This graphic compares Hyperloop, aircraft, Maglev and high-speed rail technologies by departure frequency, power source, capacity, average speed and travel time between San Francisco and Los Angeles. The Hyperloop would be first in terms of frequency with 30 to 120 departures per hour, but the capsules would accommodate fewer passengers than other modes of transport. Like the TGV and Maglev, the Hyperloop would use electricity as a power source. The average speed of the Hyperloop would be approximately 966 km/h, which is more than twice as fast as an aircraft and the Maglev. Travel time between San Francisco and Los Angeles could be 35 minutes with the Hyperloop, compared to 83 minutes by air or 160 minutes by high-speed rail with the California High-Speed Rail.

Note: Travel time is comprised of three components: line haul time, station time and access/exit time (depends on the location of the stations or the airport).
Source: Infographic prepared by the Library of Parliament using data from Taylor, Catherine L., David J. Hyde and Lawrence C. Barr. Hyperloop Commercial Feasibility Analysis: High Level Overview, “Table 1– Travel Time Comparisons”, “Table 2 – Frequency Comparisons”, “Table 6 – Energy Consumption Comparisons” and “Table 7 – Capacity Comparisons”, report no. DOT-VNTSC-NASA-16-01, John A. Volpe National Transportation Systems Center, United States, 1 July 2016.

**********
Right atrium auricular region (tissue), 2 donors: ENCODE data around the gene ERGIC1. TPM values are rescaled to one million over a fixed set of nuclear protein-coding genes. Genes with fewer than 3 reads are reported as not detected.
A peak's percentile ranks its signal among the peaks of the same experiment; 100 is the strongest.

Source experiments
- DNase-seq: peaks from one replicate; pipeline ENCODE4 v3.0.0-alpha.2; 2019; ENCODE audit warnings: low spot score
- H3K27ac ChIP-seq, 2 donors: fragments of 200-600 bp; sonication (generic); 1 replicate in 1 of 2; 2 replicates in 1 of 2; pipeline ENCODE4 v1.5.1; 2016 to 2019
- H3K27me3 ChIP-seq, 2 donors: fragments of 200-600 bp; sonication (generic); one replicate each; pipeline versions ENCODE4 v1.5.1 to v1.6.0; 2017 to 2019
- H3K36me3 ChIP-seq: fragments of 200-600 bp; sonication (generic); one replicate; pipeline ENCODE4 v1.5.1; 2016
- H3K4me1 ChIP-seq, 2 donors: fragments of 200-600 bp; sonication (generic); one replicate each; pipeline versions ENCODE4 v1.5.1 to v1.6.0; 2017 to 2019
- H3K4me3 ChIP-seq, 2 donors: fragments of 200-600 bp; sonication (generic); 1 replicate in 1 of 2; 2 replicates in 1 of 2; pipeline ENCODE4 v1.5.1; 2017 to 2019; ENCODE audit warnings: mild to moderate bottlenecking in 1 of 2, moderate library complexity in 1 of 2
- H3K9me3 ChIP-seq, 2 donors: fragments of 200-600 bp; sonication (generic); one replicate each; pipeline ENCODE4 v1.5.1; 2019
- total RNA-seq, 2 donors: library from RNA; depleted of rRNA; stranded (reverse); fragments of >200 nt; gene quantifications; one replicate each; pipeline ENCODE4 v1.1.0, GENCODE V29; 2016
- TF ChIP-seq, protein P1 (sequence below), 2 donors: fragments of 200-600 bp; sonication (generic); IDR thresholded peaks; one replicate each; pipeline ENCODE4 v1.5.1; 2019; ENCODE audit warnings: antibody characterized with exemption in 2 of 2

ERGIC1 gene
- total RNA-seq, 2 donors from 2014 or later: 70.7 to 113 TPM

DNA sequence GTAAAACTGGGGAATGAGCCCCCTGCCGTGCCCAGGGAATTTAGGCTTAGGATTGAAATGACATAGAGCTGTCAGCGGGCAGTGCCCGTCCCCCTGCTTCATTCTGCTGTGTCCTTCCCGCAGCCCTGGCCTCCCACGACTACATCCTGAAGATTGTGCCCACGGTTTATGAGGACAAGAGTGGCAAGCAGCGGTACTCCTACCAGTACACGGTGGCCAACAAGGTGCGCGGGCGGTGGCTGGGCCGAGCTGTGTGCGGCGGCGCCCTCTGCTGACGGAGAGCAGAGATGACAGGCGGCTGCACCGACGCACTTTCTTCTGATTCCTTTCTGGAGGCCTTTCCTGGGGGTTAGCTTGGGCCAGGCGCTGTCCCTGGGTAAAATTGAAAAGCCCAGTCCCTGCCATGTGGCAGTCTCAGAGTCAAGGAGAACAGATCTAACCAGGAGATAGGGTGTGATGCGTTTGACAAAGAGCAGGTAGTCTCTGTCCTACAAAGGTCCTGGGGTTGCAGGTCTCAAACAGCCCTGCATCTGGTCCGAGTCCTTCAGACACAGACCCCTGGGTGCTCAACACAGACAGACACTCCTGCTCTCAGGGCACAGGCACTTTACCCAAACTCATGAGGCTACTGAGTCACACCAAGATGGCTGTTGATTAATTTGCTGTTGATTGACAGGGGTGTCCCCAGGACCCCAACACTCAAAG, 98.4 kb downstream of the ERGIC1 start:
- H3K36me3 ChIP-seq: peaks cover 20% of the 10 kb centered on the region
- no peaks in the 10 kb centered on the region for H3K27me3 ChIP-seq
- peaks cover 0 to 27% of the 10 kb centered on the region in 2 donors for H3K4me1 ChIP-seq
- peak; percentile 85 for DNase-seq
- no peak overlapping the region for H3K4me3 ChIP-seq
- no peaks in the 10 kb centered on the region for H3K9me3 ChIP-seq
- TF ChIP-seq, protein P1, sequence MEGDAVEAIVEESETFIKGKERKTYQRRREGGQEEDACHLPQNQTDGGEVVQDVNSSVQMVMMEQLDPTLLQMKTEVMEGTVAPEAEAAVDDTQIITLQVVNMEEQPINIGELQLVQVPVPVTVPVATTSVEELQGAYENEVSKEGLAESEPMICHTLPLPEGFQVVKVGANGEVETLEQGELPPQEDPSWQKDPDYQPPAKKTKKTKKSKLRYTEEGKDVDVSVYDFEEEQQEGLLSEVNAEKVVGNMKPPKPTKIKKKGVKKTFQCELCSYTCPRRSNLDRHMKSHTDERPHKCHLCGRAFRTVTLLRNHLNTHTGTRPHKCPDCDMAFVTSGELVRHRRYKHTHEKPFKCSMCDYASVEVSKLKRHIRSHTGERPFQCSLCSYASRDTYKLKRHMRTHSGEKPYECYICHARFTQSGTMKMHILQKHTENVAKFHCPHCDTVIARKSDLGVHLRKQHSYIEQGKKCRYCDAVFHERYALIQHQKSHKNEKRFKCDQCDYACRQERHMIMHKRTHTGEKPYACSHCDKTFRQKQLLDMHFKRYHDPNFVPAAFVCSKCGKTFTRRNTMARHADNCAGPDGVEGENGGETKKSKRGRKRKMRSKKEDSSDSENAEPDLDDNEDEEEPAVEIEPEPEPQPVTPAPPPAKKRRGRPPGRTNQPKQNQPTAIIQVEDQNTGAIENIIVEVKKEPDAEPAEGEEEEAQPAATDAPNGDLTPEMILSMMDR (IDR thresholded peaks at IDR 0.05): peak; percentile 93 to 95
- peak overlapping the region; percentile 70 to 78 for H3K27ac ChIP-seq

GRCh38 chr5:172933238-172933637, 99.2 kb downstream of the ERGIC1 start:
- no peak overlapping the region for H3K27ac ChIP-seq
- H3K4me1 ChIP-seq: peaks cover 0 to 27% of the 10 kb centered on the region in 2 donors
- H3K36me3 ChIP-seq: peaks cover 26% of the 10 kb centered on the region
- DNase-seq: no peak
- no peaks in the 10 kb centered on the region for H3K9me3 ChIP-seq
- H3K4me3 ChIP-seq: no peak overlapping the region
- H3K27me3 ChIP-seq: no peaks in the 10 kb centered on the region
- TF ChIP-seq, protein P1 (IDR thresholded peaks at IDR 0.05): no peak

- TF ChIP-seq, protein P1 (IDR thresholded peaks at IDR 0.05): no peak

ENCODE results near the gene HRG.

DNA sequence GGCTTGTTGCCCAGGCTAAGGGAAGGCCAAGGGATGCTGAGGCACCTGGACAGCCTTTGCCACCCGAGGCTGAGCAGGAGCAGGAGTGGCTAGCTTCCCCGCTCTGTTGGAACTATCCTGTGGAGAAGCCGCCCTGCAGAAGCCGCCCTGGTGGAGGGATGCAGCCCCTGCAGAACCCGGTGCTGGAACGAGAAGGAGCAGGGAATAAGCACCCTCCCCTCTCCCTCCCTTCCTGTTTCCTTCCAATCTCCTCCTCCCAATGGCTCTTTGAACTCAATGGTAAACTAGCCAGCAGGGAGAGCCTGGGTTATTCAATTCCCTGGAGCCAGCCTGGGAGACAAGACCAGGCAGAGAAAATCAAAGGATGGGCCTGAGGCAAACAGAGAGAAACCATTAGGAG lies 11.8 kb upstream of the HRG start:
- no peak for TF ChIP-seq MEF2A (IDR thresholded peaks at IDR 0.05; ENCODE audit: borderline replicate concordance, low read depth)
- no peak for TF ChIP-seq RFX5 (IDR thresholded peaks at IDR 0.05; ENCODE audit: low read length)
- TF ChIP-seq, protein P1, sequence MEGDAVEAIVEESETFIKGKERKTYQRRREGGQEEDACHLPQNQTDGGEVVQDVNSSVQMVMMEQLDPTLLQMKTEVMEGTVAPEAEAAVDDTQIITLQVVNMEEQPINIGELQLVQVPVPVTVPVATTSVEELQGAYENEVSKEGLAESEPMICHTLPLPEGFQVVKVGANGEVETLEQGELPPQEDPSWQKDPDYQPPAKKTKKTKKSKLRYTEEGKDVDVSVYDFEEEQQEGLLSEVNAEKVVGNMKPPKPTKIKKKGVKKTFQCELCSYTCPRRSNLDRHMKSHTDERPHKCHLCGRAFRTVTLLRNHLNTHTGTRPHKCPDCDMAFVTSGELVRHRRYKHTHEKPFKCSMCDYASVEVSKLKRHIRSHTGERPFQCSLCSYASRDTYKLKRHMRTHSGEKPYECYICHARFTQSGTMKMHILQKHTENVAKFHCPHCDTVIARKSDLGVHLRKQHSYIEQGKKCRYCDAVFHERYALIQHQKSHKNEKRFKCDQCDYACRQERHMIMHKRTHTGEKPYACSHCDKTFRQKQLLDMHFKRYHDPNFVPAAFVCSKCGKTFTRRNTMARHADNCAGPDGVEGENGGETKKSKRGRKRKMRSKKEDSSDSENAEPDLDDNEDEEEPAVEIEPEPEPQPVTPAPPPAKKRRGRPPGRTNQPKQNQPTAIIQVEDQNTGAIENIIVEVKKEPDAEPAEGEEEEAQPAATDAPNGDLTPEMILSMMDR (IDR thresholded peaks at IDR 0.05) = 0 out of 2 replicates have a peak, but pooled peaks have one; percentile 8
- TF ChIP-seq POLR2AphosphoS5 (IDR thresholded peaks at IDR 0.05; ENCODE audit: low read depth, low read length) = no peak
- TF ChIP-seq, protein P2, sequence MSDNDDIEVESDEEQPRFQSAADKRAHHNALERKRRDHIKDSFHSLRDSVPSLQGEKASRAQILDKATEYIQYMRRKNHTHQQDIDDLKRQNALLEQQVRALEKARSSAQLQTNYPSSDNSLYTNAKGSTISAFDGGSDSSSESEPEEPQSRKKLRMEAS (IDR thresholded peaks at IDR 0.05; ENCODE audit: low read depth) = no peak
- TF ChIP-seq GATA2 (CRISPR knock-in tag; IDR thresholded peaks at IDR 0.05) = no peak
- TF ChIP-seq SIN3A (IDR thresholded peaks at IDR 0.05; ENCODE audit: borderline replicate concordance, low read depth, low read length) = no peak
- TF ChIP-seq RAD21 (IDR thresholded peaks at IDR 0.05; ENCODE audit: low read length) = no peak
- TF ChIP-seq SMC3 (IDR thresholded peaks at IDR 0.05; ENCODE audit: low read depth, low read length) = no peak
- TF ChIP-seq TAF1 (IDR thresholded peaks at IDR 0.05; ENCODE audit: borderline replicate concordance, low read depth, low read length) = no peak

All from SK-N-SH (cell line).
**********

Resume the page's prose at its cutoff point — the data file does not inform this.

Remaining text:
According to the aforementioned feasibility analysis, infrastructure costs would be lower compared to Maglev and high-speed rail. In any case, the cost estimates are still preliminary and vary considerably by company, depending on the proposed route and whether or not they are considering land acquisitions.

For example, the 2013 Space X white paper estimated that the total infrastructure cost for Hyperloop between Los Angeles and San Francisco (563 km) would be US$6 billion (nearly $11 million per kilometre). However, in a report on a possible Hyperloop project between Toronto and Windsor, Ontario, TransPod estimated the initial cost at C$29 million per kilometre, which they said would be half the cost of high-speed rail on the same route.

In both cases, the authors appear to assume that Hyperloop could be built along an existing road (or rail) right-of-way, which would reduce the generally very high cost of land acquisition.

Hyperloop in Canada?